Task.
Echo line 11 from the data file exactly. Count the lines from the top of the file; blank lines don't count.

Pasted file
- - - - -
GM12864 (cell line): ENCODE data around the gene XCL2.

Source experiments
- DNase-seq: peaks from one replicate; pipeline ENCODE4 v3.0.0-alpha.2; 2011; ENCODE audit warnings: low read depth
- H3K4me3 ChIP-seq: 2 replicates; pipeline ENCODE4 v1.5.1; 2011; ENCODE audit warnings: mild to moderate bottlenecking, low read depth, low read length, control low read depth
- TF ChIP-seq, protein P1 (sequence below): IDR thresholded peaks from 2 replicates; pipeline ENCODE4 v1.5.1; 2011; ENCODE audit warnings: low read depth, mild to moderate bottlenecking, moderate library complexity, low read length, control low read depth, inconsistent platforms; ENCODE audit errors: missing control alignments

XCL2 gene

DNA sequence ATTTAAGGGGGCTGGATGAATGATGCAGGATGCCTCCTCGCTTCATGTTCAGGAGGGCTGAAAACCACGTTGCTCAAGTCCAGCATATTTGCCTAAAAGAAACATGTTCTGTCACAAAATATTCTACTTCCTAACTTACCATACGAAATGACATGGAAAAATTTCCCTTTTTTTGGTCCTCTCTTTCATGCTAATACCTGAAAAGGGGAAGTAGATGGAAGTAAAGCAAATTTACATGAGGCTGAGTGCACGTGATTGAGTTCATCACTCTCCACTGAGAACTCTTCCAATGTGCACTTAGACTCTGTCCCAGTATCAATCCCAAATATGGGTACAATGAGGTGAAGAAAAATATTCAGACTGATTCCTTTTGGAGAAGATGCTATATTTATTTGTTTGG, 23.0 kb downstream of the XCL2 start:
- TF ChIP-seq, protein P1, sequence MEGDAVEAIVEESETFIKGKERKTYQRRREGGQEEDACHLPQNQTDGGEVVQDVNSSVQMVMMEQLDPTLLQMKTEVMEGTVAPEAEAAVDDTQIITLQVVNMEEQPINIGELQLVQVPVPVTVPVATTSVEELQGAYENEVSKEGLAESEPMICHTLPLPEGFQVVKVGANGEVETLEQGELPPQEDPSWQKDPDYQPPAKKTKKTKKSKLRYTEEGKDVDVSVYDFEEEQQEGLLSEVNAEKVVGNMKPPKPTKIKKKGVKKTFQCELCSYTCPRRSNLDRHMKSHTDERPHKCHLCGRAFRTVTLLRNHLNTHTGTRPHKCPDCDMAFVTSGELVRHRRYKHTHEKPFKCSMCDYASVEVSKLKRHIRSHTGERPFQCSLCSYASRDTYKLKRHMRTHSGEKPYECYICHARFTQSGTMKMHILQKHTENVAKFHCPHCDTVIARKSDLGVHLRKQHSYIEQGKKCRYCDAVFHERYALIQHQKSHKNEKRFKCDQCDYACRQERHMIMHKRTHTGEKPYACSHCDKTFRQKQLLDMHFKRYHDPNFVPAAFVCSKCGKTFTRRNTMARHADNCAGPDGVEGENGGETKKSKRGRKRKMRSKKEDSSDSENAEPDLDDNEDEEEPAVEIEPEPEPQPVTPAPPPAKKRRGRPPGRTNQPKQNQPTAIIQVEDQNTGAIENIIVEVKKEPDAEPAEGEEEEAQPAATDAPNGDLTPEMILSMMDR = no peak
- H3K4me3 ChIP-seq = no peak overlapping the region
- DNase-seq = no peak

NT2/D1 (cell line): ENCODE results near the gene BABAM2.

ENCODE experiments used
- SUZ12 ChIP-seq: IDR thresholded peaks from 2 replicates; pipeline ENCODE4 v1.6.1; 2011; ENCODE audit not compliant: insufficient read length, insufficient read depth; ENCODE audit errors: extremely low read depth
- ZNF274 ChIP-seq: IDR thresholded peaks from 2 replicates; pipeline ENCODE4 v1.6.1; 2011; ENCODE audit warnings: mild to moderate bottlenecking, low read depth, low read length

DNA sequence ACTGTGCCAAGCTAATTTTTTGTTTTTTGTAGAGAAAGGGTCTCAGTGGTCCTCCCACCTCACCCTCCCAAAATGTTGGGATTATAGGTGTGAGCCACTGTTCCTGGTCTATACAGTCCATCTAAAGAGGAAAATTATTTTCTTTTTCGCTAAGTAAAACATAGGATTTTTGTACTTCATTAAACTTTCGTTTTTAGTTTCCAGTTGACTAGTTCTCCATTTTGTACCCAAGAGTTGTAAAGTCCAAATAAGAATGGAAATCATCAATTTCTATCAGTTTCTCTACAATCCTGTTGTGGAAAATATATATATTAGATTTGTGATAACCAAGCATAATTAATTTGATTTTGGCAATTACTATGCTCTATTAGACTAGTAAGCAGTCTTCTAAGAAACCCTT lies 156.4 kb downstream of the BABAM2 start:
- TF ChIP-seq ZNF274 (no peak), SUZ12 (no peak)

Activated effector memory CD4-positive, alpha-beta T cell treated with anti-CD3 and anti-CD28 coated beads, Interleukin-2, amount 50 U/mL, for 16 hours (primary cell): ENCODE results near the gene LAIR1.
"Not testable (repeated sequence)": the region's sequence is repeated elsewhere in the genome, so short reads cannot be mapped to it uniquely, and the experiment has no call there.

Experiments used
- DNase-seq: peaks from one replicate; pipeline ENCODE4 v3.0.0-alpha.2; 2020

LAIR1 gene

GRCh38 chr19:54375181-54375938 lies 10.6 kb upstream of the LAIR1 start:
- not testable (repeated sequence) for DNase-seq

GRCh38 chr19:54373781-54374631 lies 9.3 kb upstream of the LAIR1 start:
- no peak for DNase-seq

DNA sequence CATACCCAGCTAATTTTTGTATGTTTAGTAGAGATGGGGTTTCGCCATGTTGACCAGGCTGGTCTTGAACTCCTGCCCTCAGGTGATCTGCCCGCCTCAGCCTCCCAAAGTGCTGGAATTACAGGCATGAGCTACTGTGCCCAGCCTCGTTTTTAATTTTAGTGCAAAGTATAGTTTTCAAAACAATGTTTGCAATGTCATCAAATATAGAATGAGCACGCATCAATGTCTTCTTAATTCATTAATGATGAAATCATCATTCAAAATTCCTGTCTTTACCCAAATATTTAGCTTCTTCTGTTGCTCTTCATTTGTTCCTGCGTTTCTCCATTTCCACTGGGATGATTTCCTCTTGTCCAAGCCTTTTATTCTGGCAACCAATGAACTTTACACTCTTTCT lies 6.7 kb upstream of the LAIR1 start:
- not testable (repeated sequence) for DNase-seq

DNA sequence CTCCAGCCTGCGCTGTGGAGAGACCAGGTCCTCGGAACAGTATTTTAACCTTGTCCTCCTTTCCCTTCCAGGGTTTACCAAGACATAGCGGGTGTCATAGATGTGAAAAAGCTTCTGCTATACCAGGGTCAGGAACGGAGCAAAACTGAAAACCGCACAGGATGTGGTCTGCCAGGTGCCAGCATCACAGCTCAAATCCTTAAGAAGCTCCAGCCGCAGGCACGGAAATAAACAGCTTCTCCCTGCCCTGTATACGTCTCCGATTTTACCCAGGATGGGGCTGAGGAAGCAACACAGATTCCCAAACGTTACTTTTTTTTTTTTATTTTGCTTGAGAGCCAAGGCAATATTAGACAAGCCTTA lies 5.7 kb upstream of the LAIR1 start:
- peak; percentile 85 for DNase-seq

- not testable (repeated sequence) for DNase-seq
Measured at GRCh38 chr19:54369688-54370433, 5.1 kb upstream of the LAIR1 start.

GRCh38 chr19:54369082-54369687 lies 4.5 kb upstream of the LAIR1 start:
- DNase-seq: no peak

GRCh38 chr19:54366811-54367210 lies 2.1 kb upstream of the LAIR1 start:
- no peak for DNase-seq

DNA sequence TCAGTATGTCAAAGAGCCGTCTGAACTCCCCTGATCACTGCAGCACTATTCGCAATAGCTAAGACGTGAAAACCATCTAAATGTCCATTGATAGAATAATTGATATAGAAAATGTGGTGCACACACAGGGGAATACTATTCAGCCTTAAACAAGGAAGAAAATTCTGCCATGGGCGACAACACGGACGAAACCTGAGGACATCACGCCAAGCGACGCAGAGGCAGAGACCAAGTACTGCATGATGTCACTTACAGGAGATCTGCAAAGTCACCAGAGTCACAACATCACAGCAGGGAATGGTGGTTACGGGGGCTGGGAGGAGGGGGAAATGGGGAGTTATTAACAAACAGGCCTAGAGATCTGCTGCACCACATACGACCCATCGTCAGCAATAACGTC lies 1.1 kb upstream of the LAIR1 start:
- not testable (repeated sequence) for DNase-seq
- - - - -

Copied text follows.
NT2/D1 (cell line): ENCODE results near the gene BABAM2.